Call 773-738-1060 during airtime, if you want to join in on the discussion.

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Residents’ Journal Senior Reporter Discussing a Bronzeville Family History Research Project

by Mary C. Piemonte 


Click on the image to view the fourth episode of this season’s “RJ TV,” on August 9, 2010.

Watch Residents’ Journal‘s Senior Reporter Jacqueline Thompson’s live discussion with Pat Bearden of the Bronzeville Alliance Educational Task Force, about their Family History Research Project.

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A Day in the Life of a JROTC Cadet

by Patricia Gurley 

Editor’s Note: The following article was written by a youth reporter who is a graduate of the Urban Youth International Journalism Program.

A typical day at Chicago Military Academy in Bronzeville begins by waking up at 6 am, or 5 am if you have to take the train. When you get to school, you can rack up demerits, which are penalties, for not wearing black hats, scarves or gloves—and this is not a good thing.

If you can, eat breakfast in the morning, go to your locker and put away all your things. Afterwards, go down to formation where all the students meet up.
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Youths Testify for Alternative Schools

by Mary C. Piemonte 

“Without funding schools like Bronzeville that are central to the development of the city’s youth, we’ll fail. There won’t be a future without us,” said Keidra Williams, a junior at the Bronzeville Academic Center, to State of Illinois officials during a public hearing on January 9 at the Chicago Urban League.

Bronzeville junior high school student Keidra Williams, (right) talking to Illiniois legislators about the importance of funding alternative high schools for students who dropped out of public schools, during the public hearing on the national youth joblessness and high school drop out rate at the Chicago Urban League on January 9, 2009.
Photo by Mary C. Johns

Williams was one of several students to testify on national youth joblessness and the high school dropout crisis. A student at Bronzeville, an alternative high school at 220 W. 45th Place, Williams added that schools like hers “need more funding to promote achievement of its students.”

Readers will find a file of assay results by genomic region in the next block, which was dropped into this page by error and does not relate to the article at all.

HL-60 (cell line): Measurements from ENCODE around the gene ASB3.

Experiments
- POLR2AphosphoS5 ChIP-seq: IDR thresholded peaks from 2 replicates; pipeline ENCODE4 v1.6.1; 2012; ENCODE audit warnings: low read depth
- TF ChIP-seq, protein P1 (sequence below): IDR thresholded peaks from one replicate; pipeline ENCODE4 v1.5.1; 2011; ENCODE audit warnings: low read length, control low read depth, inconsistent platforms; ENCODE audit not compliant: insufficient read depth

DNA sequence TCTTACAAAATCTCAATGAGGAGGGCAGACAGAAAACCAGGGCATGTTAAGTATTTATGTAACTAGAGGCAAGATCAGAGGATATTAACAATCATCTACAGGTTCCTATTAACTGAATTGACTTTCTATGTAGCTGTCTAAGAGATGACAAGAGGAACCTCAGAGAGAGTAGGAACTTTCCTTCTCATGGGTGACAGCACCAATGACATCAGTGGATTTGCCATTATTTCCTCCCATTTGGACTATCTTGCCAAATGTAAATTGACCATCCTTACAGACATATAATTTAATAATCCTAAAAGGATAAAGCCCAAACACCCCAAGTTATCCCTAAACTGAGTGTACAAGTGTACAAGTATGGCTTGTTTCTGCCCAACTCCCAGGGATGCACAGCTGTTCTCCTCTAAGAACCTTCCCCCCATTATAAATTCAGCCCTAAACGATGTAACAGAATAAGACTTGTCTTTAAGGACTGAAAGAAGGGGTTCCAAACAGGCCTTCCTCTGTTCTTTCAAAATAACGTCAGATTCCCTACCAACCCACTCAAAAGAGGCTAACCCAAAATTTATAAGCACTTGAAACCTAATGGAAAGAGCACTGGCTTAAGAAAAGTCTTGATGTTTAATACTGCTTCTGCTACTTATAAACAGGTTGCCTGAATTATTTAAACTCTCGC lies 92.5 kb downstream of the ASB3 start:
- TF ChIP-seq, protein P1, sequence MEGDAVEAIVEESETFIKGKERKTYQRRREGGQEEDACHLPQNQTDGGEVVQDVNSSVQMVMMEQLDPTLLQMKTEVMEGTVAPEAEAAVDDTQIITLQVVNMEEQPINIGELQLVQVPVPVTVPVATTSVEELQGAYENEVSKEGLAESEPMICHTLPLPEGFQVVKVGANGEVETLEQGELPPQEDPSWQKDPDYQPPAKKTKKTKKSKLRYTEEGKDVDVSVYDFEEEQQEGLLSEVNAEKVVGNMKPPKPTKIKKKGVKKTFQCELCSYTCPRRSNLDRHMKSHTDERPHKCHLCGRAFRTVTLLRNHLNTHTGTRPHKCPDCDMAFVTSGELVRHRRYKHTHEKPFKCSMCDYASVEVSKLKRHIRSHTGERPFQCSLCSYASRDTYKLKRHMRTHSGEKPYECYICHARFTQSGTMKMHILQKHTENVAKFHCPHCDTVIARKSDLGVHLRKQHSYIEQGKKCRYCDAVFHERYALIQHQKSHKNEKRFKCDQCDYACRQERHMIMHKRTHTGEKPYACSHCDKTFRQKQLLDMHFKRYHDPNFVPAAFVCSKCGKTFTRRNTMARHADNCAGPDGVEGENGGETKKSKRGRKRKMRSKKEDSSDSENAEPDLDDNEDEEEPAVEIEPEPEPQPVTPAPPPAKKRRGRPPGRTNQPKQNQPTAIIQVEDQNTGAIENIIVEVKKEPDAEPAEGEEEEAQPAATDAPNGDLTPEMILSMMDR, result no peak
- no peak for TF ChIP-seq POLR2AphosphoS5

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Black Metropolis National Heritage Area Project

by Mary C. Piemonte 

A small group of Chicago Bronzeville area residents, local business people, and housing developers recently got together to talk about ways to make the “Black Metropolis” a National Heritage Area (NHA). They see the NHA as a way to preserve the historical sense of community, and to care for their land and culture, as well as provide an opportunity to pass on the knowledge and culture of the past to future generations.

The National Park Service defines a National Heritage Area as “a place designated by Congress where natural, cultural, historic and scenic resources combine to form a cohesive, nationally distinctive landscape arising from patterns of human activity shaped by geography.”
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Bronzeville Community Alert

by Mary C. Piemonte 

On April 30th, several prominent people met at the Renaissance Apartments at 37th Street and Wabash Avenue to alert the public about gentrification and the Chicago Housing Authority redevelopment in the historic Bronzeville community.

At the slightly attended meeting, people spoke on behalf of their businesses, churches and homeowner associations, discussing housing for poor and low-to-moderate income level residents, crime, and the rising cost of property taxes for their homes.
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Chicago’s Hottest Elections

by Beauty Turner Assistant Editor

I‘m hot on the trails of the hottest candidates in this lukewarm election. Though many incumbents are running unopposed, some sparks are flying in the Windy City wind when it comes to this year’s municipal race. One of the races that is sure to be hot and sizzling and may cause a Chicago fire is the mayoral race. Mayor Richard M. Daley announced his bid for re-election in the last year, according to his campaign spokesperson, Julian Green.

“Our platform is called working together. Mayor Daley has been working with elected officials, city and community groups, reverends and the like to move Chicago forward,” Green said. “For many years, the city was divided but for the last 14 years, Mayor Daley has been bridging the gap.” Read more »